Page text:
Wallace was a voracious reader, and a visit to his private study today reveals a huge collection of the major books of faith from all over the world. He also made a detailed study of the geo-political history of the Middle East during the Roman occupation, along with the architecture, clothing and customs of the period, all from the comfort of his own library. That kind of care can be found throughout the novel. In 1878, Wallace was appointed territorial governor of New Mexico by president Rutherford B. Hayes. He finished the Ben-Hur manuscript while living there, and submitted it for publication. It was released in 1880 to almost instant acclaim.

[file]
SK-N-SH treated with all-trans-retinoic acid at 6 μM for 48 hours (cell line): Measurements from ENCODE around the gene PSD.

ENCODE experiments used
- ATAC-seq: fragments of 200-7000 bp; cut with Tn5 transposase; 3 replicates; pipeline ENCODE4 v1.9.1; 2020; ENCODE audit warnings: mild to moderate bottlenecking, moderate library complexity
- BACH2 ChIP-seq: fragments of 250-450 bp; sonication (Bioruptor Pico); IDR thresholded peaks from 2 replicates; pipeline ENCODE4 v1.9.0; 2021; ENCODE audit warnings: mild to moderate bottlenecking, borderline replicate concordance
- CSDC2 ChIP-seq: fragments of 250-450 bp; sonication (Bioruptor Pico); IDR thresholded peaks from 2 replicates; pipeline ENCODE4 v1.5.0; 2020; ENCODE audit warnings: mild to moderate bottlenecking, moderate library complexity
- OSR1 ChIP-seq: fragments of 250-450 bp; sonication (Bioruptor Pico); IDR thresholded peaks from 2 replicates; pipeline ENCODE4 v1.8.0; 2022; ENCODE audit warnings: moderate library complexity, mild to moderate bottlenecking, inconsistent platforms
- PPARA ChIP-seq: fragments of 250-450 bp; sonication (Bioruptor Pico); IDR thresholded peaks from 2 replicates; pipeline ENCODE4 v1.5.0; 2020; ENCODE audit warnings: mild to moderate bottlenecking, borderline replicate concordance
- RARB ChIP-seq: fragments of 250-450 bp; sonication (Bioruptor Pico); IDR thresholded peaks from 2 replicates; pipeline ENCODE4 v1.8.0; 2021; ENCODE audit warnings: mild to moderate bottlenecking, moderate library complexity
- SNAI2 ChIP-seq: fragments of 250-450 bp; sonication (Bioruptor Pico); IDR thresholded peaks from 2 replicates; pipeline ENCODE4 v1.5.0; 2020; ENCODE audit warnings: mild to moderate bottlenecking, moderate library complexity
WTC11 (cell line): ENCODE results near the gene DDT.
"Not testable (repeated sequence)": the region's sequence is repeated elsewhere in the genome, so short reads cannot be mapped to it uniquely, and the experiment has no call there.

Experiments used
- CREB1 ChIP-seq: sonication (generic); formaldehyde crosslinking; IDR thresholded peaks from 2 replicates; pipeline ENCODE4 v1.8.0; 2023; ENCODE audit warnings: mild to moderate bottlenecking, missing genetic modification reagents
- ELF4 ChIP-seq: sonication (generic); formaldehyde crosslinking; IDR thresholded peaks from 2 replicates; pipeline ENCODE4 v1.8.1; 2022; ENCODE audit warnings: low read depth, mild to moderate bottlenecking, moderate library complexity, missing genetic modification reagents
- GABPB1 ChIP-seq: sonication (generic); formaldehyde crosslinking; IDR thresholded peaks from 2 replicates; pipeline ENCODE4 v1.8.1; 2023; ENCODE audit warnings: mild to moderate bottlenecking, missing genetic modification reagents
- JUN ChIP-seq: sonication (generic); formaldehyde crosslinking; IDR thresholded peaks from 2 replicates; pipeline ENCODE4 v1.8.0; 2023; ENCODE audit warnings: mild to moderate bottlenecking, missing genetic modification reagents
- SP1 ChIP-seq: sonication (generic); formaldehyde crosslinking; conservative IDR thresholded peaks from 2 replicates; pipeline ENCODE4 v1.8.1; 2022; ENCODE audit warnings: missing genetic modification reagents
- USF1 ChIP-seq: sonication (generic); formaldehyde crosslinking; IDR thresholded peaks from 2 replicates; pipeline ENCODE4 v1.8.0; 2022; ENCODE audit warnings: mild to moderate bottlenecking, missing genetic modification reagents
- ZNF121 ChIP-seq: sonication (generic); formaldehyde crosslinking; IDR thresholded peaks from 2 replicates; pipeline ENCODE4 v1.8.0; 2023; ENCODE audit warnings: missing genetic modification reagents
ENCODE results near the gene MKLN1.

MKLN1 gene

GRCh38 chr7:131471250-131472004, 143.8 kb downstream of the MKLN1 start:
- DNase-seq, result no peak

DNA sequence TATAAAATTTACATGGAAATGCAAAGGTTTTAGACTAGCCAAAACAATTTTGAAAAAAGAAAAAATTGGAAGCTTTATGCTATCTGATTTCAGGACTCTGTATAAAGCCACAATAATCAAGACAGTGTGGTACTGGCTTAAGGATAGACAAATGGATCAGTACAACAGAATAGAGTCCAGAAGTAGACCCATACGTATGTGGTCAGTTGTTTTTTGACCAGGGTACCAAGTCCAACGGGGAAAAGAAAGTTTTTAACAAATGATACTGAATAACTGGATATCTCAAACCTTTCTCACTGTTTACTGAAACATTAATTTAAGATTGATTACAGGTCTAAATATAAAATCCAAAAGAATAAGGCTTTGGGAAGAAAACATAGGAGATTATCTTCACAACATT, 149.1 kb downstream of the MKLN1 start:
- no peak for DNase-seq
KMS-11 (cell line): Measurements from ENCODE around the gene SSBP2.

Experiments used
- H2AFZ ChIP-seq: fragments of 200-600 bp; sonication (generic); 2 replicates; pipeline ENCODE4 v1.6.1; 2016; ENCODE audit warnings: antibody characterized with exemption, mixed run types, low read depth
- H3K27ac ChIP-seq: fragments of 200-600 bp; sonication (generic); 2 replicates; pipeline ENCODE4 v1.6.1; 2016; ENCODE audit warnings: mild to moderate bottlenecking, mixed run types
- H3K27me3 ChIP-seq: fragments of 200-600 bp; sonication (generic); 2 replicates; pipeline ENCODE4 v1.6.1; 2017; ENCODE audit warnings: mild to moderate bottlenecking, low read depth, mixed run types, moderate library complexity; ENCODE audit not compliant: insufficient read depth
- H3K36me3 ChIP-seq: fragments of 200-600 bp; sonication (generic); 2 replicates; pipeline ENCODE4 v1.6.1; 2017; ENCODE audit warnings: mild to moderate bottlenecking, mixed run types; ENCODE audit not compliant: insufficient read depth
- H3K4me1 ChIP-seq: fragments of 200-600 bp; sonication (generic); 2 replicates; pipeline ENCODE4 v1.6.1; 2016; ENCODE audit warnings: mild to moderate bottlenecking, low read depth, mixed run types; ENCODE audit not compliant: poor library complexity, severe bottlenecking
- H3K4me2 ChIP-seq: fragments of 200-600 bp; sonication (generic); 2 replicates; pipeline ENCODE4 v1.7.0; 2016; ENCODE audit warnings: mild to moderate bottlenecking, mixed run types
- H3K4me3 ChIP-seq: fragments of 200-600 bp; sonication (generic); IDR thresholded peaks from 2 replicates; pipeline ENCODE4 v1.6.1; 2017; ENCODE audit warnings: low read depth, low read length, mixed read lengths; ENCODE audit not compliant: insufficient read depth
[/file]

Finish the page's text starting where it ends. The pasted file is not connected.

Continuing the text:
Incoming president James A. Garfield was such a fan of Ben-Hur when it appeared that he appointed Wallace to be ambassador to the Ottoman Empire in Constantinople in the hope that actually living for a while in the region of the Holy Land would motivate him to write a sequel. Wallace’s role as U.S. Minister to the Ottoman sultan required him to deal sensitively with important and impassioned people of many often-conflicting faiths. He did an excellent job, while becoming close friends with Sultan Abdul Hamid. Few have connected and credited his Masonic background and his own personal struggles for his success. He and the sultan had long conversations about their beliefs, and the two men had enormous respect for each other’s diplomacy. In fact, when Wallace was replaced under the next American administration, the sultan repeatedly requested for him to be reappointed, and even sent a personal messenger to Crawfordsville to convince him to come back.